Parasol (5e Equipment)
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Martial Melee Weapons
A Parasol is a large, sturdy umbrella made to provide shade for multiple people from the sun. Due to its nature and odd shape, having proficiency in Martial weapons doesn't give the wielder proficiency in the parasol. However, proficiency in Improvised, Finesse, Heavy, or Special weapons does give proficiency with the parasol, and the proficiency can also be sought out through any other means allowed in your game (Such as training, etc.). Wiki Note: A umbrella doesn't have to be a parasol to use this stat block for it, it is a variant of the other umbrella stat blocks on this wiki. If using a normal umbrella with this stat block, it should weigh 2 lbs, deal 1d6 instead of 1d8, and not have the Heavy property.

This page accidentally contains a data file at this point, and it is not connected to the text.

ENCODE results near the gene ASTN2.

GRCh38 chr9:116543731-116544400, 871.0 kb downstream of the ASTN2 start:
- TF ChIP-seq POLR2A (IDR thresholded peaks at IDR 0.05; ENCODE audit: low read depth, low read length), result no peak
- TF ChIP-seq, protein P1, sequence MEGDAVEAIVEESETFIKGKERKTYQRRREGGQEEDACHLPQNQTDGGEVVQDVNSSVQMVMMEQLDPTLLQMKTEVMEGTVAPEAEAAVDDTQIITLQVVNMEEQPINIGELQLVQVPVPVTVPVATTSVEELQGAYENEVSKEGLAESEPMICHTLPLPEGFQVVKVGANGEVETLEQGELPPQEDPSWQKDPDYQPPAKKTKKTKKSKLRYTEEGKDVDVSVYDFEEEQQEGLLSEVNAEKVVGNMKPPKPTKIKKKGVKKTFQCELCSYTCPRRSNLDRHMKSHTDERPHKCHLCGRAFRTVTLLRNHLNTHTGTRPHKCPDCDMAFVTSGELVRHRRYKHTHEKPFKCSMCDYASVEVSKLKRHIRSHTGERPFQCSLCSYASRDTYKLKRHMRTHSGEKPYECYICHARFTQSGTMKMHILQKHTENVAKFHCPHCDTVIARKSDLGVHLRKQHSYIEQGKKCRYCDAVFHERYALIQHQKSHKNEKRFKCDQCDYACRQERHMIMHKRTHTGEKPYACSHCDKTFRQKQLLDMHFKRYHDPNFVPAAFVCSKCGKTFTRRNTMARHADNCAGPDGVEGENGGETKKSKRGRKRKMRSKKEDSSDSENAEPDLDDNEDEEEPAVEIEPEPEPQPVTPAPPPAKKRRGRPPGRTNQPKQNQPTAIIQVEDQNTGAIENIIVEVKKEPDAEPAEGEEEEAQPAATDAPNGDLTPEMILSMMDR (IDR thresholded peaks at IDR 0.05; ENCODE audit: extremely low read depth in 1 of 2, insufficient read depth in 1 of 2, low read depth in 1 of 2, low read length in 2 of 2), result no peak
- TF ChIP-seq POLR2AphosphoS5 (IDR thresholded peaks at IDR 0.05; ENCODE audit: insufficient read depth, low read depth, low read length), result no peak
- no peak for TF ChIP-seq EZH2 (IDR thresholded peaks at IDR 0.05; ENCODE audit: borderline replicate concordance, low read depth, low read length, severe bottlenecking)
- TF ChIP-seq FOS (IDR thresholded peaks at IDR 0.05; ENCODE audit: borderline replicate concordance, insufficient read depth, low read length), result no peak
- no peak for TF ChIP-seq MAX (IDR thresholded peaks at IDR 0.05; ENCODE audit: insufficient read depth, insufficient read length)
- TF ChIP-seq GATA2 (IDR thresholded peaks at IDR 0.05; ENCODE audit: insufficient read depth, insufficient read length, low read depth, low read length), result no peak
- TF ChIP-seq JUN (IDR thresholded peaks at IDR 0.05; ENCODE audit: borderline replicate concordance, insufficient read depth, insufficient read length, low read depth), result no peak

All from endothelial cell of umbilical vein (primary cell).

The parasol can be used as a shield as well as a weapon, giving a +2 bonus to the wielders' AC when open; but being unable to be used as a weapon while open. A bonus action can open or close the parasol, and it follows all of the rules and restrictions of a shield (Can't have 2 shields, etc.). If being used as a shield and it blocks an attack, the weapon takes damage from blocking the attack. This damage only affects the shielding ability, and causes it to have 1 less of a bonus to the wielders' AC each time it takes this damage. If this damage causes it to have no bonus, it loses the ability to shield attacks, and loses its Special property. To determine if the parasol blocked the attack, determine the wielders' AC without it. If an attack hit that number or higher but didn't hit the wielder, it was blocked by the parasol. Rarely, a different version of the item can be made, with the intent of it being used specifically for combat. If this is the case, the weapon can block attacks and won't take damage for doing so. Perhaps the weapon was made with some super sturdy cloth, or simply has folding wood or metal instead. It may also have a higher cost, at the DM's discretion, but shouldn't cost more than maybe 100 gold pieces for a mundane one. An enchanted (Not mundane) version with the Unbreakable property, or an Artifact version, can also ignore this damage to its shielding even if it's otherwise not made for combat, unless if this damage is the specific way the weapon is meant to be destroyed.